1	Set vinyl garage door brick mode ~32'		32		32
1	Set garage track hanging kit			16.98		16.98
11	10' D style roof edge				2.46		27.06
3	R11 3.5x23x70' kraft faced insulation		31.99		95.97
2	30x42 vinyl windows				107		214
1	5lb box of joist hanger nails			6.79		6.79
1	32x80 Prehung exterior door			153		153
1	Deadbolt and doorknob kit			55.92		55.92
4	6"x12' Aluminum fascia				11.79		47.16
2	16"x12' vented aluminum soffit			13.68		27.36
4	12' soffit frieze				6.99		27.96
4	1-1/4"x10' dripcap				2.38		9.52
1	Large box 16D size nails for pneumatic nailer	45		45
1	Large box 8D size nails for pneumatic nailer	40		40
2	5 lb box of galv roofing nails			4.28		8.56
1	Box 40' Ridge-vent				95		95
2	Box roofing staples for hammer-tacker		6.19		12.38
							Total		3537.57
Whew! The above will get your garage framed, sheathed, roofed, and the windows and doors on. It is up to you to make the decisions on finishing touches like siding, accent lights, etc.

If possible try and arrange delivery of your building materials after the foundation has been poured and is cured enough to build on. That way you can get your materials delivered right next to or on the slab for convenience. I had to hand carry each and every piece around to the back, which was a pain. Sometimes an "alley" delivery will cost extra, depending on your job site layout. Talk with the driver and if you can float him a few bucks you may have luck getting your materials dropped wherever you want. Those guys are magicians with those forklifts.
<p>The article was really very helpful. It tells you about each and every step involved in building a garage. But there are few things to be considered before building a garage. To know them visit - http://www.behmgarageplans.com/before-making-garage-plans/</p>
3/4 done on roof shingles then just doors and windows to go. It's been a long 5 weeks of weekends and evenings... Thanks for this guide. It has been my Bible for the last 2 months.
Great to hear. Good luck with everything. Our garage is still going strong, even supporting a 12 panel solar array.
<p>This is awesome, such a thorough guide!</p><p>Also, great advice there in Step 11, I guess you learn something new every day.</p>
<p>Do you know how long a project like this usually takes? My sister and her husband have been wanting to build a garage outside their home for the past few weeks but they are traveling for the summer. They are trying to decide when would be the best time and how long it would take. I will have to pass these tips on to them though, thank you . </p><p>&lt;a href='http://www.toplinegarages.com.au/' &gt;&lt;/a&gt;</p>
The concrete takes a few days to do and then you need to let it cure a bit. Talk to the contractor on that, my guess is a week. <br><br>For us in MN, the best time to build is in September since it is still warm, one of the driest months, and less bugs. <br><br>If you have a slab with block and bolts for your sill plates, all the materials on-hand, a good set of plans, and a capable crew of 4-5 you could get the walls up, sheathed, windows in and the roof trussed and shingled in a weekend. After that, a day for electrical, a day for doors, and a day or two for siding. You could have a basic garage like mine done in a week. You only really need a crew for the walls and roof, I did the rest on my own on weekends and it took like 4 weekends or about 8-10 days of hard work.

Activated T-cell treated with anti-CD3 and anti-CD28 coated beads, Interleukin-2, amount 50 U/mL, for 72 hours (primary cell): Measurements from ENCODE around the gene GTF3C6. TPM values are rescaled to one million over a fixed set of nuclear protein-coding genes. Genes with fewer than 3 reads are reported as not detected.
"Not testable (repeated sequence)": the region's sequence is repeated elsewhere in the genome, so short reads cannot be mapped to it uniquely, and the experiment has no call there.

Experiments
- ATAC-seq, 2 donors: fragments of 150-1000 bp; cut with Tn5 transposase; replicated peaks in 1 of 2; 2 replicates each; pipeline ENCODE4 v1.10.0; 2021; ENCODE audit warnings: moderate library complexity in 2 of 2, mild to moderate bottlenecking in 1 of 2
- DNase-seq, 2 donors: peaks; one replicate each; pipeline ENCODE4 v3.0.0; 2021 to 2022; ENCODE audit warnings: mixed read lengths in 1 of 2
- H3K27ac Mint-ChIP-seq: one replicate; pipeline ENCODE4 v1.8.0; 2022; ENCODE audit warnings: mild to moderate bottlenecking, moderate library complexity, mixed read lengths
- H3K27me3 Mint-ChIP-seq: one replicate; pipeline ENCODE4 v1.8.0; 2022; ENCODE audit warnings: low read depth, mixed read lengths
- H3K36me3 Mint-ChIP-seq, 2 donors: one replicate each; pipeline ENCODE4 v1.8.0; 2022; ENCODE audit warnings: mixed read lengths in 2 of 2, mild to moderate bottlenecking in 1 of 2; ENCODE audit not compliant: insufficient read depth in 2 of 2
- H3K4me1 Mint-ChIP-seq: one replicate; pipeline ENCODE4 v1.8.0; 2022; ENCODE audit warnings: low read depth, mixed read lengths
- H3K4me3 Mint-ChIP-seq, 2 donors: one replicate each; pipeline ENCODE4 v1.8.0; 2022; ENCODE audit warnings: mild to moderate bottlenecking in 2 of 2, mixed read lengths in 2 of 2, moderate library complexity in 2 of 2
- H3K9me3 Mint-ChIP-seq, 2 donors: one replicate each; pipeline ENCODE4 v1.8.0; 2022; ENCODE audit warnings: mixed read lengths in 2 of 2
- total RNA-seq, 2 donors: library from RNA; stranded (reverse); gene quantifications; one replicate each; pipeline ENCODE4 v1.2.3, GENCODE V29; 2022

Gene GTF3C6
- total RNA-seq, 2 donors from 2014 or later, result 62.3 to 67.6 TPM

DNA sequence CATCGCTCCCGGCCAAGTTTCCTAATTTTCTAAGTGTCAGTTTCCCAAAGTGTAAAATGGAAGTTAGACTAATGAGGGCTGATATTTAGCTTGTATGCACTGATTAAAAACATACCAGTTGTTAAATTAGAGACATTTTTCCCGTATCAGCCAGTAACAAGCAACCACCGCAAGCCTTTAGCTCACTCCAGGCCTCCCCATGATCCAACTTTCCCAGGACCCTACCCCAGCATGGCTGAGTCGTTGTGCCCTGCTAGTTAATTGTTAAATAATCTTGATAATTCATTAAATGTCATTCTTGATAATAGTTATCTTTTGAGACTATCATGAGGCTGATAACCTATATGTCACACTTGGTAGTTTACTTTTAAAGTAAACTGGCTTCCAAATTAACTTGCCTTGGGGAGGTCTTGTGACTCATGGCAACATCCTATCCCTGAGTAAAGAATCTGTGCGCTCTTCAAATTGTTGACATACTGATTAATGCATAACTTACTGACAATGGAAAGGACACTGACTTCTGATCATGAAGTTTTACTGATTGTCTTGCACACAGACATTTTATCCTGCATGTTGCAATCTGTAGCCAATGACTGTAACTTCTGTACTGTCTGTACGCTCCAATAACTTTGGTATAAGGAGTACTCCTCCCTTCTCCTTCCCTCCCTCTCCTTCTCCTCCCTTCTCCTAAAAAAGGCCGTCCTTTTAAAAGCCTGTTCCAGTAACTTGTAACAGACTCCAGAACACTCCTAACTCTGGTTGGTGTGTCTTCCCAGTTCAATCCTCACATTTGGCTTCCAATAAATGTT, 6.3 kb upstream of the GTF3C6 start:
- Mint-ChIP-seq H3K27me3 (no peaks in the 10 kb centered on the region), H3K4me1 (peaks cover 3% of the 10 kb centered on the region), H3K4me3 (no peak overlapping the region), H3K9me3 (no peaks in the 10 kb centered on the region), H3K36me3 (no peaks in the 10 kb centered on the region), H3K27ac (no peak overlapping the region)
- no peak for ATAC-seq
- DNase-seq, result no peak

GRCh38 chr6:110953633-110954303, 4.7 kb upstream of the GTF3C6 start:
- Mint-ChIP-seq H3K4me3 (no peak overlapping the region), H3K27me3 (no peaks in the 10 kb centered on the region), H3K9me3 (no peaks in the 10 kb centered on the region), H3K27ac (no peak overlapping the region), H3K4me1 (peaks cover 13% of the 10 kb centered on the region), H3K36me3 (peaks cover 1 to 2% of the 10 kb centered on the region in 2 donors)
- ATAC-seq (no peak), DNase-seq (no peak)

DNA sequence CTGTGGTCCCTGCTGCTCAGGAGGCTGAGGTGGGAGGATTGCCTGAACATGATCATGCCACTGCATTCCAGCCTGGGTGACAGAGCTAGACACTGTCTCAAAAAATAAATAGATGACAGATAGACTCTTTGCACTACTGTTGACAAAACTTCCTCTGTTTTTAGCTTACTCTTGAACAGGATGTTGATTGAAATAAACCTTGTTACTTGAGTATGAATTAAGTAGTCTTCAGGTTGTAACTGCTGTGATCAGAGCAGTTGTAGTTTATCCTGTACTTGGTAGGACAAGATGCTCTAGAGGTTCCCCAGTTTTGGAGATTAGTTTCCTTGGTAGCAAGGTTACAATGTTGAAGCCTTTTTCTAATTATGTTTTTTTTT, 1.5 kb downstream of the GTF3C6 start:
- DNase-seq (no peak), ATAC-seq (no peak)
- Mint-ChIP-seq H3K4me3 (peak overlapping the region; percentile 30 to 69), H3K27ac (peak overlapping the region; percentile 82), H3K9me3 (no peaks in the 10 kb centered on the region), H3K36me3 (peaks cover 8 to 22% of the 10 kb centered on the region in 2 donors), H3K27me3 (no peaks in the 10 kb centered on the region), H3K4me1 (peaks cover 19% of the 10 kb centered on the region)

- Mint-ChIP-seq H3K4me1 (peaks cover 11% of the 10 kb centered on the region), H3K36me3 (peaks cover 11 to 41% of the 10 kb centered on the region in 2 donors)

<p>Would it be easier to do in the summer? I'm not sure if they have enough time with their jobs and kids to work on it themselves so it might be beneficial to hire someone for help. Although, doing it on the weekends seems like a great option. That way, friends and family can come and help if needed. </p>
<p>Please stop spamming Instructables.</p>
I want to build a 24x24 garage but do it in two steps. Is it safe to use a 12 foot 2x4 wall with the ridge pole on top of that and install the rafters to just one half. I plan to build a second 12x24 section next summer. My concern is whether the roof will be strong enough with just one half built. I was planning on a 6-12 pitch. My roof framework is 2x6 roof joists on 24&quot; centers and the walls are 2x4 on 12&quot; centers.
That was very informative and I liked your humor throughout. I have framed a couple small additions to my cabin in the past, using a framing book for guidance. I feel very comfortable building a garage myself now. My only change to your instructions, will be to use PBR, rather then Miller lite. Thanks for your great instructions.
Just wondering if you had checked into metal roofing (like I've seen installed on primitive cabins). It seems like it would go on a lot faster, but perhaps I'm wrong.
Does rebar just lie there on the gravel or is it elevated to be surrounded by concrete? If lifted, what with? Does rebar have to be tied?